Led by Professor Barnaby Nelson, the Ultra High Risk (UHR) for Psychosis Research focuses on young people who may be at increased risk of going on to develop schizophrenia and other psychotic disorders.
This research program identifies risk and protective factors for psychotic disorders in young people and researches the most effective interventions for delaying or preventing the onset of psychotic disorders and improving functioning in high risk young people.
Our studies include:
- STEP (Staged Treatment in Early Psychosis): A SMART trial of interventions for Ultra High Risk of Psychosis Patients
The STEP study is an intervention trial examining a sequential treatment approach for UHR patients. Specifically, the trial is testing a sequence of Support and Problem Solving psychotherapy (Step 1), Support and Problem Solving psychotherapy v Cognitive Behavioural Case Management (Step 2), antidepressant medication v placebo in addition to Cognitive Behavioural Case Management (Step 3). The primary outcome of interest is functioning levels at the end of Step 2 of the intervention. The large scale of the trial (n=500) will also allow us to investigate a range of clinical, neurocognitive, neurobiological and genetic predictors of outcome and factors that might mediate/moderate response to treatment.
- SANE: The Vulnerable Self: Linking phenomenology and Neurocognition in Early Psychosis
Various anomalies of subjective experience are reported by people in the early phase of psychotic disorders. One way of understanding these anomalies is to see them as a disturbance in a basic sense of selfhood (‘ownership’ of experience and sense of agency). The SANE study seeks to further understand this disturbed self-experience, particularly with regards to how it relates to particular neurocognitive disturbances (aberrant salience and source monitoring), in order to develop a cross-domain integrated model of psychotic vulnerability.
- CHARMS (Clinical High Risk Mental State): A study identifying young people at risk of mental illness progression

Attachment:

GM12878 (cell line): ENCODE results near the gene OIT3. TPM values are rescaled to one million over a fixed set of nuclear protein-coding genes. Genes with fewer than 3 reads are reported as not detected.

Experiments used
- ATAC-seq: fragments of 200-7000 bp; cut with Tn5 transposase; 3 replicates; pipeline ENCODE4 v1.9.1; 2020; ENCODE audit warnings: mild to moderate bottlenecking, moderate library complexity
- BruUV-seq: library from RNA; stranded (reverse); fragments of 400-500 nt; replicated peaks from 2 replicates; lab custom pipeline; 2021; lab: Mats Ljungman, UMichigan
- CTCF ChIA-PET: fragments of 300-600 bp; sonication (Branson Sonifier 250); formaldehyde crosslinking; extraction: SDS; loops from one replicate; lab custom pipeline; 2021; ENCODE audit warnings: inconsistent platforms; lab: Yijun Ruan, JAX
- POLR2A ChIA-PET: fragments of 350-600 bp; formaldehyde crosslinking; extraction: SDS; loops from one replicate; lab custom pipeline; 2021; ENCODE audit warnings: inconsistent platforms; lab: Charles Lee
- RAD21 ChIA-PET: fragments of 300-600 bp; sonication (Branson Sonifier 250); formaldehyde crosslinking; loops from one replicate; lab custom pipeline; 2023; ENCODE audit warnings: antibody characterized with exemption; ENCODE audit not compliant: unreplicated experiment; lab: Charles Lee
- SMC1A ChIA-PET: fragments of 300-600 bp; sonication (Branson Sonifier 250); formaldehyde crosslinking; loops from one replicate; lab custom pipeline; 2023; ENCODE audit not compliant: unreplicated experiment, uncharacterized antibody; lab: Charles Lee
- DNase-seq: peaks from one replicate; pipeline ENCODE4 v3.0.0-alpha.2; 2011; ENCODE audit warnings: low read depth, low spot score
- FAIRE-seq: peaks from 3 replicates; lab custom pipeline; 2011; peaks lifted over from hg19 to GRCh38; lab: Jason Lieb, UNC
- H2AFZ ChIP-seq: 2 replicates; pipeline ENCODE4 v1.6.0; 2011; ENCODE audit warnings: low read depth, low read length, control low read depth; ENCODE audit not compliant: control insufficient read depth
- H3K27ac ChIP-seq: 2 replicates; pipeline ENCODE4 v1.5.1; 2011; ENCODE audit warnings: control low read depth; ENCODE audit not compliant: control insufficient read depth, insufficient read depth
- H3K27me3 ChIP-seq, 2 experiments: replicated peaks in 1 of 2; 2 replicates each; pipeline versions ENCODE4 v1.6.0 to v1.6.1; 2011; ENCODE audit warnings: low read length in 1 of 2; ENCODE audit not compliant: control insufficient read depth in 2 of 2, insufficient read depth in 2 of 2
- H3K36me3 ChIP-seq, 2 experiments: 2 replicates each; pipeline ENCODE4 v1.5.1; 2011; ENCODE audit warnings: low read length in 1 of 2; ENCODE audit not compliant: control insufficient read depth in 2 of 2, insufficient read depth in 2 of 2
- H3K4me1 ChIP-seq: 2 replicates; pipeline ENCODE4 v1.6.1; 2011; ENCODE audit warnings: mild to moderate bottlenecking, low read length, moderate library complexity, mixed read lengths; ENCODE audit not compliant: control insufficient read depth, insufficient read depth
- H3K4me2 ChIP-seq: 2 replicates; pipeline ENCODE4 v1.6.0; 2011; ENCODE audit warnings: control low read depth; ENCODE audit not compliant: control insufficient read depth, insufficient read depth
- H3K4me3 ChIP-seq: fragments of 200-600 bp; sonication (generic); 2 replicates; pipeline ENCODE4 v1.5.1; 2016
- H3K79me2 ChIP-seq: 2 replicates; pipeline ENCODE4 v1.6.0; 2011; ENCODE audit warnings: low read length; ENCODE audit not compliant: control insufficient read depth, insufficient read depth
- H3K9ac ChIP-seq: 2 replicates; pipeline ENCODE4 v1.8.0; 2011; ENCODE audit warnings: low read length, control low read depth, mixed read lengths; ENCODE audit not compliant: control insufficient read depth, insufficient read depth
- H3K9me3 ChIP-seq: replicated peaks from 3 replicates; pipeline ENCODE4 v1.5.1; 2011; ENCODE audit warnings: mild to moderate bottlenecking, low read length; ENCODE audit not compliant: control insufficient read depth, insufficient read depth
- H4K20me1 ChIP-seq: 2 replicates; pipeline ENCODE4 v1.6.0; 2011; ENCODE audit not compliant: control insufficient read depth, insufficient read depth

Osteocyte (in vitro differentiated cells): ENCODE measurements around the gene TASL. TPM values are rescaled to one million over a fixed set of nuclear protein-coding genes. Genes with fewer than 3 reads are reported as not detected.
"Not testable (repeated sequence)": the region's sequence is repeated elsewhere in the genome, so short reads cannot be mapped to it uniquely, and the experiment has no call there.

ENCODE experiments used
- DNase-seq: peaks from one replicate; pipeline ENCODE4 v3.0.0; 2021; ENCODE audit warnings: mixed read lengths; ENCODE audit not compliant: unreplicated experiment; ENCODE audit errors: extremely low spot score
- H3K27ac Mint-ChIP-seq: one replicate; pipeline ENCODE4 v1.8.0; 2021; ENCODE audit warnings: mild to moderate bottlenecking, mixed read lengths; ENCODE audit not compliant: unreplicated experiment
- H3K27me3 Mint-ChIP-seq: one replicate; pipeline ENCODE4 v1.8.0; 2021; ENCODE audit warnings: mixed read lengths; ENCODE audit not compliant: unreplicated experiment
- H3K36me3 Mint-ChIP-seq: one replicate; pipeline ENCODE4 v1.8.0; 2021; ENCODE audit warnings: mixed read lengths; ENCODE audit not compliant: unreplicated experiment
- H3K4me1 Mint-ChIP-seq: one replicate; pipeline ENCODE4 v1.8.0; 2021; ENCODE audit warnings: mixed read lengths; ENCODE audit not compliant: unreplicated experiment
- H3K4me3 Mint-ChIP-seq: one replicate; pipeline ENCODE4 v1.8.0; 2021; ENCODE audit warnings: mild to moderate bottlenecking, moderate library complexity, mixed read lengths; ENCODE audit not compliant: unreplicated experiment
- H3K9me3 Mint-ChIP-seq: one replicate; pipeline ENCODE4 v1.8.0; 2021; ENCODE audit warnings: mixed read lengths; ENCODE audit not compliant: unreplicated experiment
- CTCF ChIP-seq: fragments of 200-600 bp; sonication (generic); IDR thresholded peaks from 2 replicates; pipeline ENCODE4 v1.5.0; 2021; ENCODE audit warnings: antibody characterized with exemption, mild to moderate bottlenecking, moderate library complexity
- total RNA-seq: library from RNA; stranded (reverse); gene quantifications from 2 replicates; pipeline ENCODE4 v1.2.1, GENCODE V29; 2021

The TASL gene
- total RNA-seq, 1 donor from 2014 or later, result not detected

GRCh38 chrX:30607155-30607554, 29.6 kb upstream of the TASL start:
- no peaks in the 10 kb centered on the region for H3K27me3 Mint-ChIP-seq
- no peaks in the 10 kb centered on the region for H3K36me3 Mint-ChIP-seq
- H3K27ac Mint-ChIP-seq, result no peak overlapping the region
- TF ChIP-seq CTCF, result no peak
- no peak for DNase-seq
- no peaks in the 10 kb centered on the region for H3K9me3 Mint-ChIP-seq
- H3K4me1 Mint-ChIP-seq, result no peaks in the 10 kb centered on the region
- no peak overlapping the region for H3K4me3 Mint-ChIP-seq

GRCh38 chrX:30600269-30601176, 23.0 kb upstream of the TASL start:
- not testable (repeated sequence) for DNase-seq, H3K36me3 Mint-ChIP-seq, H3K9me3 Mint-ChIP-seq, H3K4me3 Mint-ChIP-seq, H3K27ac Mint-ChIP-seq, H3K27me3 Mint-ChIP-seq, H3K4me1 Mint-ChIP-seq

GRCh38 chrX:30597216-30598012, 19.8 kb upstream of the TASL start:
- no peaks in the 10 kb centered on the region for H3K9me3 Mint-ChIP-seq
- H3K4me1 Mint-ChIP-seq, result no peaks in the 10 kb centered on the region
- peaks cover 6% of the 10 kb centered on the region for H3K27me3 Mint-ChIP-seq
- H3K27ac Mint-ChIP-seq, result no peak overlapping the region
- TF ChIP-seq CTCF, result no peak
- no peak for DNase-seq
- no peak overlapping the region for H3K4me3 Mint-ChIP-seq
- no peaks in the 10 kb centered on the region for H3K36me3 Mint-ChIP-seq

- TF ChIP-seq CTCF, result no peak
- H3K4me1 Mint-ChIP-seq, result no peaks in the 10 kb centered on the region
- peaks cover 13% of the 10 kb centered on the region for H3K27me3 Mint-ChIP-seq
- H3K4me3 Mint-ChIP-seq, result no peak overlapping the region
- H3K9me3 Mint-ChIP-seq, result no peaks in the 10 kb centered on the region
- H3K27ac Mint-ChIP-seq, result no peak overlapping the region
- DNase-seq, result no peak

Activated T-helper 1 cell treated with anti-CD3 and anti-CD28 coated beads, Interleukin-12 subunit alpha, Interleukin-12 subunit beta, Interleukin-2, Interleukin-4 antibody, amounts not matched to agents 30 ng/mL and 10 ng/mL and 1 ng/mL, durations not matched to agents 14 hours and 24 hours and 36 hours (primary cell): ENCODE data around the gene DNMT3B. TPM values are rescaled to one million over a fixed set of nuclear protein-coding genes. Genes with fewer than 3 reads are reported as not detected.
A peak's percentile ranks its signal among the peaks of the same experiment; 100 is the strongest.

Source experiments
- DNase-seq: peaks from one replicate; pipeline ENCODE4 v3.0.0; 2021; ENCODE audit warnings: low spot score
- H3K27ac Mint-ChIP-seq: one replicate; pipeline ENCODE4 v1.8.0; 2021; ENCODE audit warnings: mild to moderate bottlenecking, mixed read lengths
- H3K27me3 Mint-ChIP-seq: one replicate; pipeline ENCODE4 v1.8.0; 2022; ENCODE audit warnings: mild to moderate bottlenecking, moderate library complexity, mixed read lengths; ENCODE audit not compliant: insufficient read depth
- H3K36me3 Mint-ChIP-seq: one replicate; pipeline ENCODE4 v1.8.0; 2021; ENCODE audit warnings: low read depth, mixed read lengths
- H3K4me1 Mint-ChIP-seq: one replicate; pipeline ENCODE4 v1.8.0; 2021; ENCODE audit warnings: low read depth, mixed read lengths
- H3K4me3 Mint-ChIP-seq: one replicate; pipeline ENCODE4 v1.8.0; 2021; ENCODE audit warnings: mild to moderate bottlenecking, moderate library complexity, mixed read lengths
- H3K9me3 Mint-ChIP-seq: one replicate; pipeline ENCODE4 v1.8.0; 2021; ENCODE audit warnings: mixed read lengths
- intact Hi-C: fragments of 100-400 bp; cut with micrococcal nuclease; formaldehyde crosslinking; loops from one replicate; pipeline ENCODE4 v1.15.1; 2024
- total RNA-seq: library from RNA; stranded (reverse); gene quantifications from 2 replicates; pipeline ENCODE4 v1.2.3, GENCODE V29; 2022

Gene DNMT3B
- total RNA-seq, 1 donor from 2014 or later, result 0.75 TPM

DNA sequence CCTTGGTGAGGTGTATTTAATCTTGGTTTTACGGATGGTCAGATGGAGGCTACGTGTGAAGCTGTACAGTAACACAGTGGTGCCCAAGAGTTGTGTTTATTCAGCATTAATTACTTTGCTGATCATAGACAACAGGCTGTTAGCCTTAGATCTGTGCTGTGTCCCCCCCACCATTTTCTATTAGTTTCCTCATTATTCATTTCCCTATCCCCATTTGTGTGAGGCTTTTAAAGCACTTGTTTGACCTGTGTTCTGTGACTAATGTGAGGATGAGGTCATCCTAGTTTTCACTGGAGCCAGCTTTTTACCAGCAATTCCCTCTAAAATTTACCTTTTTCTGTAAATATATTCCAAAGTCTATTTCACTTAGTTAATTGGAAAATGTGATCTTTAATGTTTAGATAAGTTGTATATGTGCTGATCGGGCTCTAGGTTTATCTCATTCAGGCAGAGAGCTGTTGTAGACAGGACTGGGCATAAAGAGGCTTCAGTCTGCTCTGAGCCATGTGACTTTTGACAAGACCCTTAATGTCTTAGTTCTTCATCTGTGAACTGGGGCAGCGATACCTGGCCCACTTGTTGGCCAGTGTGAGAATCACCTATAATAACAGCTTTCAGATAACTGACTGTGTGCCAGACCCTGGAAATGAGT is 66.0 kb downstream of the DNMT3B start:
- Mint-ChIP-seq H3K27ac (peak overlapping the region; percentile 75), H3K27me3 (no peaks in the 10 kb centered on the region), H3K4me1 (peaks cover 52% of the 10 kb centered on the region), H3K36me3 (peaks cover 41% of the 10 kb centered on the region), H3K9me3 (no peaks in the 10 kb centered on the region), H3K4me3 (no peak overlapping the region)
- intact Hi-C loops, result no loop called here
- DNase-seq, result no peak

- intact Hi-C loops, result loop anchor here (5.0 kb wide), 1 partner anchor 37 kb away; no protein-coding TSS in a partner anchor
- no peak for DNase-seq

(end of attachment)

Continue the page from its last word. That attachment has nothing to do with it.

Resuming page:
The CHARMS study seeks to test a new set of clinical criteria for prospectively identifying young people at risk of their symptoms progressing to a more severe stage of disorder - specifically, first episode psychosis, first episode mania, severe major depressive disorder, and borderline personality disorder. In this sense, the study is an attempt to ‘broaden’ the highly successful ultra high risk for psychosis identification approach to encompass risk for a range of disorders, not just psychotic disorder. The study will also investigate potential clinical and other predictors of onset of more severe ‘first episode’ disorder.
- MINT: Erythocyte membrane fatty acid concentrations and myelin integrity in young people at ultra high risk of psychosis
The MINT study is a neuroimaging-based study in the ultra high risk for psychosis group. Specifically, the study aims: to investigate if lower concentrations of fatty acids in red blood cells are associated with changes in the brain’s white matter (‘myelin integrity’), perhaps even before the person starts to experience symptoms of psychosis; to determine whether fatty acids, or the quality of white matter, can predict 12-month outcomes in at-risk individuals. This is important because it may assist clinicians to identify young people who are at highest risk of developing a psychotic disorder and might also help to adapt treatments.
- PROSCAN: Personalised Prognostic Tools for Early Psychosis Management - Translating research into clinical practice.
The PROSCAN study is a naturalistic prospective multi-centre study of ultra high risk (UHR) and first episode psychosis (FEP) patients. The study is based in the European Union (EU) with Orygen and the Melbourne Neuropsychiatry Centre (MNC) being the only non-EU site. The study aims to develop a tool that can be used in everyday clinical practice to identify level of risk in UHR patients for subsequent onset of psychotic disorder and to predict course of illness in response to treatment in FEP patients. The PROSCAN tool will integrate imaging measures with complementary clinical, cognitive and genetic data in order to help clinicians in the assessment of patients in the early stages of psychosis.